Id. at *19
271(b) Inducement Not Completed Until Direct Infringement Occurs
|[T]he focus of the inducement analysis is not on the conduct of the alleged inducer alone. “To prevail on inducement, ‘the patentee must show, first that there has been direct infringement . . . .’” [...] Under that longstanding law, while the inducing act must of course precede the infringement it induces, it is not a completed inducement under § 271(b) until there has been a direct infringement.|
Id. at *20 (citations omitted).
|Prior to the commission of any direct infringement, for purposes of inducement of infringement, there are no “articles that . . . infringe”—a prerequisite to the Commission’s exercise of authority based on §337(a)(1)(B)(i). Consequently, we hold that the Commission lacked the authority to enter an exclusion order directed to Suprema’s scanners premised on Suprema’s purported induced infringement of the method claimed in the ’344 patent.|
Id. at *20-21.
| '993 Patent: The absence of “constructional data” regarding the achromatic lens disclosed in the ’060 patent provides insufficient motivation to combine|
|Claim Construction||Written Description Disclaims "stortion correcting prisms, holographic optical elements, or off-axis optics"||The stated purpose of the invention, which forms the strongest basis for Suprema’s arguments, says “it is an object of the invention to provide lens systems which employ only lens elements and do not employ distortion correcting prisms, holographic optical elements, or off-axis optics.” [...] If anything is disclaimed by this statement, it is prisms, holographic optical elements, and off-axis optics, when either is used as the means to correct distortion.|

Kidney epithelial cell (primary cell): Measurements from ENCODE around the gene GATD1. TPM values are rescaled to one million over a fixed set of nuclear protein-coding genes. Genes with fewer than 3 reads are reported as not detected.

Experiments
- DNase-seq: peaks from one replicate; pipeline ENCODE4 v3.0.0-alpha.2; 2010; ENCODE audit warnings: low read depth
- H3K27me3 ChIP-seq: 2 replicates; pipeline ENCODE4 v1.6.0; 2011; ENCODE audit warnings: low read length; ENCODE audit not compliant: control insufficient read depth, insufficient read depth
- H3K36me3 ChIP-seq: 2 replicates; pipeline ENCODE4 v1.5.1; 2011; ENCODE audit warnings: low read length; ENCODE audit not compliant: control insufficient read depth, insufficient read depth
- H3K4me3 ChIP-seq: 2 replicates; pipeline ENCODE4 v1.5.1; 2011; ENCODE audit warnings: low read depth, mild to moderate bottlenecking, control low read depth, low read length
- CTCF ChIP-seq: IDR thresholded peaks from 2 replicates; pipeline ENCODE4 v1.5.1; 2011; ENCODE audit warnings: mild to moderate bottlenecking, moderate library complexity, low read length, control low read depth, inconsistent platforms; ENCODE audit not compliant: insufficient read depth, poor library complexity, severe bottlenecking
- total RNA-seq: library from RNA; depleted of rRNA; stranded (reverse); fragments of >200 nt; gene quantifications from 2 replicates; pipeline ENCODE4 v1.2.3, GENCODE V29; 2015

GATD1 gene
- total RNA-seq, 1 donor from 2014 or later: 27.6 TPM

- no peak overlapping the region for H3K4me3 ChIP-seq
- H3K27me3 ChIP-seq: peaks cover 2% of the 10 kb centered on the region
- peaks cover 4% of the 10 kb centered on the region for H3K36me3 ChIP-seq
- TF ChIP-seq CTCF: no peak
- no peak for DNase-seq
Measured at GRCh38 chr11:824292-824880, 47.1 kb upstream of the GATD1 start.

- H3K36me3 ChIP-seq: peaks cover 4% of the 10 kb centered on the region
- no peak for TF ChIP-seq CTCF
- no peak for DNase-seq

Cross Match Tech., Inc. at *30-31 (citations omitted).
|Alleged Combination||The ’060 patent, entitled “Identification Device,” issued on November 9, 1971. It generally discloses “identification devices and more particularly . . . a device which employs optical apparatus for comparing an object to be identified with a preselected image.” […] The device is described as follows: […] The reflected light comes out through face 24 of the prism and is focused with an achromatic lens 28 through a diaphragm 30 onto an inclined focal plane 32. […] [N]o details regarding the “achromatic lens 28” are given, such as its structure or makeup. This failure to provide “constructional data” for the achromatic lens, Suprema argues, provides motivation to combine the ’060 patent with the lens system disclosed in the ’051 patent. […] [The secondary reference in the obviousness assertion, the '051 patent,] discloses a novel “triplet,” a three-lens triplet lens unit: “The present invention relates to a bright triplet and, more particularly, to a behind-the-stop type triple that has a wide field angle and is bright, so that it is well suited for use on photographic cameras.”|